Why Side-Effect Outcomes Do Not Affect Intuitions About Intentional Actions: Properly Shifting the Focus From Intentional Outcomes Back to Intentional Actions

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Abstract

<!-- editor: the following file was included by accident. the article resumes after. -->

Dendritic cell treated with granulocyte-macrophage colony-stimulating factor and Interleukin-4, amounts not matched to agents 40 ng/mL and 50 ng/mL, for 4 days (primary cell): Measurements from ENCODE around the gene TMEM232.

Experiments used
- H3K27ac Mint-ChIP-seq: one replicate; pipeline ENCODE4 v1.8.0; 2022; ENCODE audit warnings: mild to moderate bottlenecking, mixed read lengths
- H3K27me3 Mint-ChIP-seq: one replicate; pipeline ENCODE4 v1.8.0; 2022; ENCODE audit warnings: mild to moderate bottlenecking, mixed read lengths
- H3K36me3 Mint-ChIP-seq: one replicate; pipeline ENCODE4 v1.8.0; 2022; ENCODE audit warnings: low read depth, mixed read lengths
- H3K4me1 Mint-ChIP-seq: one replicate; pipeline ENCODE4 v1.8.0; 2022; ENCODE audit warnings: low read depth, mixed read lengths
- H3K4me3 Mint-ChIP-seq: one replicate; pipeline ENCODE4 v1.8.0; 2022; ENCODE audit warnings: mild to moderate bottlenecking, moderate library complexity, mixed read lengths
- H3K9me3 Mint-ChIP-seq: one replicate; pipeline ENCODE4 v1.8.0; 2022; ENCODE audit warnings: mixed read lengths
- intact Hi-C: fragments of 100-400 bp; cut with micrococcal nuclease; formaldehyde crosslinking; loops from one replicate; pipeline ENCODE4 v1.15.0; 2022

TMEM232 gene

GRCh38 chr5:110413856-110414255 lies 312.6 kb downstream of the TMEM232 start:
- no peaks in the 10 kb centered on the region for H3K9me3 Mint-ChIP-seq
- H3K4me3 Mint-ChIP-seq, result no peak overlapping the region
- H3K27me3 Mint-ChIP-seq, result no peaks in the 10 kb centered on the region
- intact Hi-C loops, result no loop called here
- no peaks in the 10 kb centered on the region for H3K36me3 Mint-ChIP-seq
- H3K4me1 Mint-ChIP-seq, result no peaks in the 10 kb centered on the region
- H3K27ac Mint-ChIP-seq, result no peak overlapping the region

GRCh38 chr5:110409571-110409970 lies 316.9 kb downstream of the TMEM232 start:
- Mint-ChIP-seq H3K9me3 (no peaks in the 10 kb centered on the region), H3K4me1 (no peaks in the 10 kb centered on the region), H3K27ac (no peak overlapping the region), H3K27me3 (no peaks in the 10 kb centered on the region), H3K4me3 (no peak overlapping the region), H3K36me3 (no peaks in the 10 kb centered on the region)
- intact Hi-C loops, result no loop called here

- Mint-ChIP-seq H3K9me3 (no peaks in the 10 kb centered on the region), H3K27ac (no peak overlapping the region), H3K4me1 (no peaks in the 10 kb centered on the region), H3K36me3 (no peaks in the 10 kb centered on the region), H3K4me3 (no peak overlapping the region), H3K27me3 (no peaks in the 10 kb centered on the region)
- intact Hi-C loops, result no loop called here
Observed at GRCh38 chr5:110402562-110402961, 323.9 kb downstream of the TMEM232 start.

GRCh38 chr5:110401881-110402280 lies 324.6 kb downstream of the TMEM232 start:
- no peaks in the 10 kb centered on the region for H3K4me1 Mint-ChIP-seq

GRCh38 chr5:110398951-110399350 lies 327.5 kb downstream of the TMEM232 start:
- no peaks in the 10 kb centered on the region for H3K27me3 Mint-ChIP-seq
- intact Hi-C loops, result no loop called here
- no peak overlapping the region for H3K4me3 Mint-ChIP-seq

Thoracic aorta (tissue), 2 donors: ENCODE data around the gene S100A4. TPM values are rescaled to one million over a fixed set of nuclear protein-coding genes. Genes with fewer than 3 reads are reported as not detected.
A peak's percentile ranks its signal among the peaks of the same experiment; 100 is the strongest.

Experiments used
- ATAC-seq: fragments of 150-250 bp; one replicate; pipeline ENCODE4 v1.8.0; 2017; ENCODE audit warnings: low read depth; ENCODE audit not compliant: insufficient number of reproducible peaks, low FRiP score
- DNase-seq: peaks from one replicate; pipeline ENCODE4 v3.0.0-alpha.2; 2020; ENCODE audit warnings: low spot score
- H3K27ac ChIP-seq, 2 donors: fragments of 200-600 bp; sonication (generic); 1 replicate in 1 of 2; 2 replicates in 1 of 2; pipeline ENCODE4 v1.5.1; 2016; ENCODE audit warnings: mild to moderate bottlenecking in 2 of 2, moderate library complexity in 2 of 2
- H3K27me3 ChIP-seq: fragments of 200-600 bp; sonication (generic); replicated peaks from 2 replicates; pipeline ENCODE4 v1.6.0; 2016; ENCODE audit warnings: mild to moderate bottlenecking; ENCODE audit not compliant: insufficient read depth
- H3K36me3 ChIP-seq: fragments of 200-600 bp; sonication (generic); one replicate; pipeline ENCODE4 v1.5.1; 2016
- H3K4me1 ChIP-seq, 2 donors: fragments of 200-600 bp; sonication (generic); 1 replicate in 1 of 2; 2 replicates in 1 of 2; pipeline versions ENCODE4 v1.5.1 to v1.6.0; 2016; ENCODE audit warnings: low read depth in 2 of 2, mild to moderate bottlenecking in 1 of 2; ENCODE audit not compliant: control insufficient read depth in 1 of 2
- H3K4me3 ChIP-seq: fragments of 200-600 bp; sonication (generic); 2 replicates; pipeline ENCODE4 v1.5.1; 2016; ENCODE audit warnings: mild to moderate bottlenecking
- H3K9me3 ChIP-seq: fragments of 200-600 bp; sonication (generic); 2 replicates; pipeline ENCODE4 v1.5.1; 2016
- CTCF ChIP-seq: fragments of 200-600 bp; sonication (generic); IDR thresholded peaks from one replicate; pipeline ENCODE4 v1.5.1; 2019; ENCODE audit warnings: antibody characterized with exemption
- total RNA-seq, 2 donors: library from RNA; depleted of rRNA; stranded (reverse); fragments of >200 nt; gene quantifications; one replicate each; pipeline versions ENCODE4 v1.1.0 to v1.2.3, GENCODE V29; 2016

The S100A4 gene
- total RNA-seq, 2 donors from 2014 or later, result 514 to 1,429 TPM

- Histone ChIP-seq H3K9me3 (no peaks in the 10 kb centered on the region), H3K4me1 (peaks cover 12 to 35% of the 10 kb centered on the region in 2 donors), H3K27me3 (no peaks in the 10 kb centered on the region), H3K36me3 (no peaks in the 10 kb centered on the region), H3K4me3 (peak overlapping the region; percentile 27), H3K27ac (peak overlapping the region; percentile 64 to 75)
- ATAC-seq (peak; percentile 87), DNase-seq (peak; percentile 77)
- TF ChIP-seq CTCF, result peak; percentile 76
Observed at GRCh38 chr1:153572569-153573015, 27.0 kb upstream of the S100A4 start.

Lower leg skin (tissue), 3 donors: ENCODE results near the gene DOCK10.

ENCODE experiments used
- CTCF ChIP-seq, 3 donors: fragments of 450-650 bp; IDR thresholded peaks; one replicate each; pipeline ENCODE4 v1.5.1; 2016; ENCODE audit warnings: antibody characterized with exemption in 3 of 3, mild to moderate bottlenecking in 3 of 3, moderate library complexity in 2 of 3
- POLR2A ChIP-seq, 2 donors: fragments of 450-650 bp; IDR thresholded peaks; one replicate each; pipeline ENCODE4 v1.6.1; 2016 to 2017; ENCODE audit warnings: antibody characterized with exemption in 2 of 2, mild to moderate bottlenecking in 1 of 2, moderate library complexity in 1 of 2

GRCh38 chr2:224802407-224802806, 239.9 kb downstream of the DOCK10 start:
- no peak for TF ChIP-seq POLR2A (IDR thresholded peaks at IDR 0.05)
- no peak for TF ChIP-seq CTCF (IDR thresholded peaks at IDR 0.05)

Over the last decade, many articles have suggested that the “badness” of side-effect outcomes influences perceivers' intuitions about intentionality, contradicting the traditional notion that mental state inferences lead to moral judgments rather than the reverse. Challenging this assertion, we argue that typically, consideration of intentionality involves thinking about “intentional actions” (things people do) rather than unintended outcomes. Across several studies, we offer an explanatory framework describing why side-effect asymmetries emerge. We first establish that people differentiate actions, outcomes, goals, and side effects, associating intentions with goals but intentionality with actions in furtherance of goals, and that each of these components is readily identified in side-effect scenarios. We then demonstrate that when relationships among actions, goals, and side effects are available for consideration in response options, side-effect effects disappear. We additionally show that, because actions are not explicitly referenced, people reinterpret questions about the intentionality of side effects—particularly for harmful outcomes—as asking about intentional actions that caused side effects, creating a mismatch between participants' pragmatic and researchers' literal interpretations. Finally, we demonstrate how harmful side effects shift perceivers' attention toward considering agents' knowledge/awareness, whereas beneficial side effects focus attention on intentions/motives, which serves a useful social purpose. We discuss how perceptions of intentionality are not influenced by side-effect valence, although, because of structural differences in how people view harm versus benefit, outcomes influence which mental states perceivers consider important when answering questions that are typically asked in side-effects research. Beyond intentionality, we consider how these findings may shed light on trait attribution processes, more generally.

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